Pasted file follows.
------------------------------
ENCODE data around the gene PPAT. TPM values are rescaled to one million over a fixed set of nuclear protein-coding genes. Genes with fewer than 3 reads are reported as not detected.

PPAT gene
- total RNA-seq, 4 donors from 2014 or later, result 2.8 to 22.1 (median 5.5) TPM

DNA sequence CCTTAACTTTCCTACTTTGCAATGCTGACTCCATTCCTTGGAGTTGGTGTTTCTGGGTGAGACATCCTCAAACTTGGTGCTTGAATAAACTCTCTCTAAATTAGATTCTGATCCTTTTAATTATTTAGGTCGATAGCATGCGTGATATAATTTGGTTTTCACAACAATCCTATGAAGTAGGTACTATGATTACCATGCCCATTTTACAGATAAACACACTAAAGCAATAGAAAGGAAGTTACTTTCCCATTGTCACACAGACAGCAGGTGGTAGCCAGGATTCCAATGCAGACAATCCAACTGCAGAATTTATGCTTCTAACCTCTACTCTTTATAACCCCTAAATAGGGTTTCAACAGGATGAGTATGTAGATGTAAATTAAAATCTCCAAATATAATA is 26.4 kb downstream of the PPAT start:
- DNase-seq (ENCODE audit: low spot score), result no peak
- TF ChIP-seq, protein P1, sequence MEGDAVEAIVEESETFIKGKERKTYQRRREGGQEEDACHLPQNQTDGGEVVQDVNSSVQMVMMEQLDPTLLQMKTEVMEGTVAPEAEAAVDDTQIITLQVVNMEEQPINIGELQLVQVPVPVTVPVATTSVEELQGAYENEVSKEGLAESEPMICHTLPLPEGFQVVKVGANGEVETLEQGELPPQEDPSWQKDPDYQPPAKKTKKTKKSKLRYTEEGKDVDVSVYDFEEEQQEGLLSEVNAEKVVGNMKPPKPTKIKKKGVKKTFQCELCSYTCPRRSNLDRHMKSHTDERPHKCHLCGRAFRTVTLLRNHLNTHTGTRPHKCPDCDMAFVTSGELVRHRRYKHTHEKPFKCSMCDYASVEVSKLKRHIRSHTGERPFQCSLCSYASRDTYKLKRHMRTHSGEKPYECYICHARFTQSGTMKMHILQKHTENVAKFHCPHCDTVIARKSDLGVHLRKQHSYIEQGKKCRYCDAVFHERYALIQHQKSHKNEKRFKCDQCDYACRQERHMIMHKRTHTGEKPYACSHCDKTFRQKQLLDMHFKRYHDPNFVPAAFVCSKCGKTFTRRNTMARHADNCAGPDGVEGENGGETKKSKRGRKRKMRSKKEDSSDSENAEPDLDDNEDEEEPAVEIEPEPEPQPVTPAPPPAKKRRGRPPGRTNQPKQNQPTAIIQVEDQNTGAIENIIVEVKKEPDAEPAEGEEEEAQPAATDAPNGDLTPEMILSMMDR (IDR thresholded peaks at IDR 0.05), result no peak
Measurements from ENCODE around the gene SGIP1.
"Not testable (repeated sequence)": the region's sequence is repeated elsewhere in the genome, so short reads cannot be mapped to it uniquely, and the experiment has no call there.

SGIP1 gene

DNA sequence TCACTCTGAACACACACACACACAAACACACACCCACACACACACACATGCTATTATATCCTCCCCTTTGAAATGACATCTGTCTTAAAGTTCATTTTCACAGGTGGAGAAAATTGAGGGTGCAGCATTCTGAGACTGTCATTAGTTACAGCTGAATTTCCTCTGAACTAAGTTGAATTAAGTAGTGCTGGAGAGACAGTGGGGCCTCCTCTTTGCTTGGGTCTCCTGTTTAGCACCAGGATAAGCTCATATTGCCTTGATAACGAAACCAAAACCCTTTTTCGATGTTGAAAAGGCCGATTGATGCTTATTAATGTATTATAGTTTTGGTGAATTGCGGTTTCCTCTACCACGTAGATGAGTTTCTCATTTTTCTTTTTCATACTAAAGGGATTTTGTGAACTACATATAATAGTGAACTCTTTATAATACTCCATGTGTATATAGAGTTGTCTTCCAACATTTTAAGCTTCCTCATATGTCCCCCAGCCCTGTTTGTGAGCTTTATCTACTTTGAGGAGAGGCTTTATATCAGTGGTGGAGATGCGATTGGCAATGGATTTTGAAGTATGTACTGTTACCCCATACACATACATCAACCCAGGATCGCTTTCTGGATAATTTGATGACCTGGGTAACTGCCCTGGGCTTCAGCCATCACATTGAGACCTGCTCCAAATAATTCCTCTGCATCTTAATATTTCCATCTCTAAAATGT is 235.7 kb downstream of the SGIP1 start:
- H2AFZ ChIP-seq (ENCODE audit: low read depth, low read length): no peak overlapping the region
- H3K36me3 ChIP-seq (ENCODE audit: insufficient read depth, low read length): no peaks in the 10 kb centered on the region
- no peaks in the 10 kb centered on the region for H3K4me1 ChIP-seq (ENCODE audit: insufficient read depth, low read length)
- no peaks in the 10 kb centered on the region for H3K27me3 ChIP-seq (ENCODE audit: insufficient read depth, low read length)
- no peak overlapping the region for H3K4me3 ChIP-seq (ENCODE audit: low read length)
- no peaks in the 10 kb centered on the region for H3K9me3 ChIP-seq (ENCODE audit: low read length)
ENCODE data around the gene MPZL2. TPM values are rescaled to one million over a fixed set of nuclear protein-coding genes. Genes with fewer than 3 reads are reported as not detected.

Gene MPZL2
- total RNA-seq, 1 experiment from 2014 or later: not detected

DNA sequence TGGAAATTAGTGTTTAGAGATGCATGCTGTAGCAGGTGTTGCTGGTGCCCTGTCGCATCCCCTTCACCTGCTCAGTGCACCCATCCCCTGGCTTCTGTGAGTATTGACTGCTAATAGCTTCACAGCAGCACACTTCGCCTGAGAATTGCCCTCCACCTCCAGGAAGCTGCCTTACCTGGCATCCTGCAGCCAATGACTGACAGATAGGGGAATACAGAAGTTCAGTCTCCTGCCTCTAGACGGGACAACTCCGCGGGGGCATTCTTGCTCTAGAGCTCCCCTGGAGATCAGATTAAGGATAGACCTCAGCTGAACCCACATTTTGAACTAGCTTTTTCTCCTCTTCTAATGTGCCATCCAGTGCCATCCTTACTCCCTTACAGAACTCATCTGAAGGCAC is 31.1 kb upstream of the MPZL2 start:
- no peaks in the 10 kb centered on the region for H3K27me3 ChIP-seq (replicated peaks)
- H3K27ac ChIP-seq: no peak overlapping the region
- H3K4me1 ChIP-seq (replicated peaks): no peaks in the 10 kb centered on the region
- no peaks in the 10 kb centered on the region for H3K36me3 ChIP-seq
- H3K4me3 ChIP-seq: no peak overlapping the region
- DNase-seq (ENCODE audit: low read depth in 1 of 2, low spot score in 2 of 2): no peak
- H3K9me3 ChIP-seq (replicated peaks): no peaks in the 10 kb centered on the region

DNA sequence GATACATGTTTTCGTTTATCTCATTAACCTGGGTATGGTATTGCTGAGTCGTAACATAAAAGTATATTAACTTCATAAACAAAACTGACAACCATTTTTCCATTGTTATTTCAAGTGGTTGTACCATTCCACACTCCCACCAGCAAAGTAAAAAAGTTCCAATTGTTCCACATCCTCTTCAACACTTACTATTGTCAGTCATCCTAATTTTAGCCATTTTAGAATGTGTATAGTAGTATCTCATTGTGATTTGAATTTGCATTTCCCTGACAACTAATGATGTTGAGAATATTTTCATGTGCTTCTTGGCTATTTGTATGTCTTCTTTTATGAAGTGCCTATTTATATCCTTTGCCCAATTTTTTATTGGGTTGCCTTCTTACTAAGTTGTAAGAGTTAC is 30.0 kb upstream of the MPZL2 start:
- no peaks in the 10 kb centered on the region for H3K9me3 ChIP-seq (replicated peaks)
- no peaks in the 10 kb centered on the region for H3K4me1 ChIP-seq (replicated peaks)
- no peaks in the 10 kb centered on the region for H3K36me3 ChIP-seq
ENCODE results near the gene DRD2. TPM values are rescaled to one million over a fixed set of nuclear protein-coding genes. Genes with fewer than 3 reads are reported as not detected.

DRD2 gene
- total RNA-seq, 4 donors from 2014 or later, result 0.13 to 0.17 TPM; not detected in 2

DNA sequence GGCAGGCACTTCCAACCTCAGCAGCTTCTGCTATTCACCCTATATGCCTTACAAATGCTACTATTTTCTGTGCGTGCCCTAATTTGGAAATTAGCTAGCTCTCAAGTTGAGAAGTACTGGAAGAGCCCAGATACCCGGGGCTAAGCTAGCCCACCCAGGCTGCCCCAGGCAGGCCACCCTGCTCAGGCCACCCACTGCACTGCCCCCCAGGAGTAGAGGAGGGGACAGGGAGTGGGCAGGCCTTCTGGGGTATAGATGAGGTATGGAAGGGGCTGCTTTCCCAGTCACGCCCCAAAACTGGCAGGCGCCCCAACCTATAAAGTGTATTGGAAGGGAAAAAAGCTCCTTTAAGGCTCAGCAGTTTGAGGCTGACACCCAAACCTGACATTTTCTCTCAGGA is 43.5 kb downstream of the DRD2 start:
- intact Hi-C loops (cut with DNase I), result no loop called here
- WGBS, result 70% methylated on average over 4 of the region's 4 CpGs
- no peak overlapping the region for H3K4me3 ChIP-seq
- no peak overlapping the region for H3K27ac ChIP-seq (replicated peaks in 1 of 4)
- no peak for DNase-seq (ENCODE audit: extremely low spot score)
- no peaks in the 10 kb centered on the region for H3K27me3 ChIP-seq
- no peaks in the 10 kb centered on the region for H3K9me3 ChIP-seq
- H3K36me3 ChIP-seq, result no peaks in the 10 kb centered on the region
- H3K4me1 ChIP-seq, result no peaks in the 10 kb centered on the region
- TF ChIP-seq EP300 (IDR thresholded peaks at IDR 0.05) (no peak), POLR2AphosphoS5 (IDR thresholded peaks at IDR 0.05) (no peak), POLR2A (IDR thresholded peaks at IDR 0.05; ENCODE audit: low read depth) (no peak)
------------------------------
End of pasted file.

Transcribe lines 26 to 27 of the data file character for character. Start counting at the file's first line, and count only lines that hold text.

- DNase-seq (ENCODE audit: low read depth in 1 of 2, low spot score in 2 of 2): no peak
- H3K9me3 ChIP-seq (replicated peaks): no peaks in the 10 kb centered on the region